Another test showed that an uppercase version of text was 22% more difficult to read and understand.

And a final experiment showed that reading paragraphs in capital letters took 13% longer without improving retention.

Why do capital letters fail?

Previous research has shown that uppercase formatting obscures the differences between letters because uppercase letters do not have ascenders and descenders.

This sameness makes the text difficult to read.

Cultural changes also play a role. Long ago capital letters meant grandeur and seriousness.

But in today’s Internet culture, the authors point out, “there is a growing convention that capital letters are similar in effect to screaming.”

This negative emotional association could make readers conscious or unconscious encourage them to ignore uppercase text.

Add to this the fact that Americans’ vocabulary is shrinking and it quickly becomes clear that many treaty texts are not read properly.

Dubious incentives around hide contractual liability

Although typical sales copy capitalizes a few words (BUY NOW!), entire paragraphs are rarely capitalized as contracts do.

In other words, when companies want to emphasize important features, they use a variety of design elements such as different colors, fonts and backgrounds.

These texts “have no resemblance to the texts they use to engage and bind consumers,” the authors write.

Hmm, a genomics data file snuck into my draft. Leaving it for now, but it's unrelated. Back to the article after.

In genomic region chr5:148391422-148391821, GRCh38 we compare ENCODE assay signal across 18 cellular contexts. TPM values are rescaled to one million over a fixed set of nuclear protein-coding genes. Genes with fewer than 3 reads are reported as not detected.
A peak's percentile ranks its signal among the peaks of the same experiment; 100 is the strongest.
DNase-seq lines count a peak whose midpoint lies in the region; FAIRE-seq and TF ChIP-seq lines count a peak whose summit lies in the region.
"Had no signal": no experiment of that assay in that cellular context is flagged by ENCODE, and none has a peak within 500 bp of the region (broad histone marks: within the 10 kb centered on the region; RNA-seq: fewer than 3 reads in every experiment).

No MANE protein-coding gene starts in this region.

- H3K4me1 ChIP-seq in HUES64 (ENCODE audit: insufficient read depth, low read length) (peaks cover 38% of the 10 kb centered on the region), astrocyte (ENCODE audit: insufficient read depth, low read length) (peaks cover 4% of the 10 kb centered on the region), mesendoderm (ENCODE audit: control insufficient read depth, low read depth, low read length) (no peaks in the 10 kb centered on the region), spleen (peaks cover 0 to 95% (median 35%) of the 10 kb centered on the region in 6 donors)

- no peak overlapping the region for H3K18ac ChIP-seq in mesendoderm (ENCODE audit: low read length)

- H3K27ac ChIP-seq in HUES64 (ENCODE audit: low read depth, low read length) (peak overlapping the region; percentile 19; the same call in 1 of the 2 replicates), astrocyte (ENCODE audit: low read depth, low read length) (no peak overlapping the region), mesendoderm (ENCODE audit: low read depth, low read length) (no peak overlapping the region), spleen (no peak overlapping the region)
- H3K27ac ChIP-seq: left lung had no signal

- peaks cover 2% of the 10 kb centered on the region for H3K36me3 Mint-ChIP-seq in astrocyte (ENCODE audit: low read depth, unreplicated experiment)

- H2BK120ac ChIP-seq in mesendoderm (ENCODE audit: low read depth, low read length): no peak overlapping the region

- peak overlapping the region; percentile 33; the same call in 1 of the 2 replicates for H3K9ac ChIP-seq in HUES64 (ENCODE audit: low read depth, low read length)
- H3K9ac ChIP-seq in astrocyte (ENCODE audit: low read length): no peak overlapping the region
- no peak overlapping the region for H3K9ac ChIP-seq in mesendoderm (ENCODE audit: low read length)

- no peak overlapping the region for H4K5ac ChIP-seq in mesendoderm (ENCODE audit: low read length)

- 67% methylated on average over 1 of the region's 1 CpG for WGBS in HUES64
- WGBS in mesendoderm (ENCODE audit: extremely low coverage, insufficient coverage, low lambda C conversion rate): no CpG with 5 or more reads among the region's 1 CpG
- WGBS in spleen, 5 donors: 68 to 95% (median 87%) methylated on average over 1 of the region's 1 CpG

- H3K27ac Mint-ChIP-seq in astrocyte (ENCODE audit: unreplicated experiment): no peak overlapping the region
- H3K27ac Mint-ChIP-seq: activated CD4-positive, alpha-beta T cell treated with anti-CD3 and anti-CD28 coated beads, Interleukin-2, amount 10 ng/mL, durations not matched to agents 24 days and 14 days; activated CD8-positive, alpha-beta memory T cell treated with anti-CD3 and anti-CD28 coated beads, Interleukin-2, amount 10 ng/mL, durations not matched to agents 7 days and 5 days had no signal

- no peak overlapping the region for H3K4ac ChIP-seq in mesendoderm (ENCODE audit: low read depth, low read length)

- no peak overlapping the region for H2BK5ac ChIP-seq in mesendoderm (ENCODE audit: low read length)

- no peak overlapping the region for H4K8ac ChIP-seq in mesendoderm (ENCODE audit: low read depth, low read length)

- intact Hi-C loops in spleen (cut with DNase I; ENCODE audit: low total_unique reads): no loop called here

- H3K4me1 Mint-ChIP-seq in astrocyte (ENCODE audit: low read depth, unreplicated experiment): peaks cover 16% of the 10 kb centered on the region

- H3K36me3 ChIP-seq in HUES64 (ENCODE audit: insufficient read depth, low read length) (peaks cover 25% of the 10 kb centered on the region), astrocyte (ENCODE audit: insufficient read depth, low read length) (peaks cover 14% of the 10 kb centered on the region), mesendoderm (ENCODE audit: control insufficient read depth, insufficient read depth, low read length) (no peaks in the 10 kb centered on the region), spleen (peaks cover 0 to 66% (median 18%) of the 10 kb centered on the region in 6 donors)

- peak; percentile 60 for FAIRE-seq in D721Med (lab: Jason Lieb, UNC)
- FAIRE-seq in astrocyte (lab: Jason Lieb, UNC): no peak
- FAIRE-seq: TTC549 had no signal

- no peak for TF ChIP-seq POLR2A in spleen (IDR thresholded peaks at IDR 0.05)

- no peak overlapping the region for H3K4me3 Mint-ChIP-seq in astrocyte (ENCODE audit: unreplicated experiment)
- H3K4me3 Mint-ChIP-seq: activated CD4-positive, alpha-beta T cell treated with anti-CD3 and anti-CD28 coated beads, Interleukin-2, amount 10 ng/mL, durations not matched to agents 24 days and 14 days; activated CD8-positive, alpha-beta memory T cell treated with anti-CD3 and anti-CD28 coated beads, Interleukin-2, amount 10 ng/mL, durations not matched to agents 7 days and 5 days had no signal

So why do companies continue to use capital letters in texts that which should ideally make contractual liability crystal clear?

Do you “really believe,” the authors ask, “that the use of capital letters promotes consumer understanding?”

A more sinister interpretation is that companies “play on the naivety of the judiciary to hide some of the most incriminating and costly terms from plain sight by using capital letters”.

In this scenario, the authors write: “Courts not only fail to protect consumer interests by favoring capital letters, they also invite abuse.”

A better and braver Alternative to uppercase

So if archaic and screaming uppercase formatting doesn’t work, what will?

The researchers compared four other ways to emphasize text and found that boldface provided the most promising results.

In two experiments, bold text outperformed “boxing” text in a so-called Schumer box (New York Senator Chuck Schumer sponsored legislation to make credit card statements easier to understand).

It also outperformed “single caps” (i.e. a sentence in all caps within an otherwise normal capitalized paragraph) or plain text.

These results support previous research showing that readers prefer bold over other types of emphasis.

And they also demonstrate that formatting interventions can actually improve consumers’ ability to understand the important terms of the contractual agreements they enter into.

The authors of this paper don’t pull punches into the choice for change.

“We believe there is compelling reason to abolish reliance on the judiciary in capital letters,” they write.

“Courts should stop giving any weight to the use of capital letters in contracts” and “should abandon the age-old policy of encouraging companies to use them in their contracts.”

Study: “ALL-CAPS”Authors: Yonathan Arbel and Andrew TolerPublished in: Journal of Empirical Legal StudiesPublication date: 2. November 2020DOI: https://doi.org/10.1111/jels.12272Photo: by Andrea Piacquadio via Pexels

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Content Creator Zaid Butt joined Silsala-e-Azeemia in 2004 as student of spirituality. Mr. Zahid Butt is an IT professional, his expertise include “Web/Graphic Designer, GUI, Visualizer and Web Developer” PH: +92-3217244554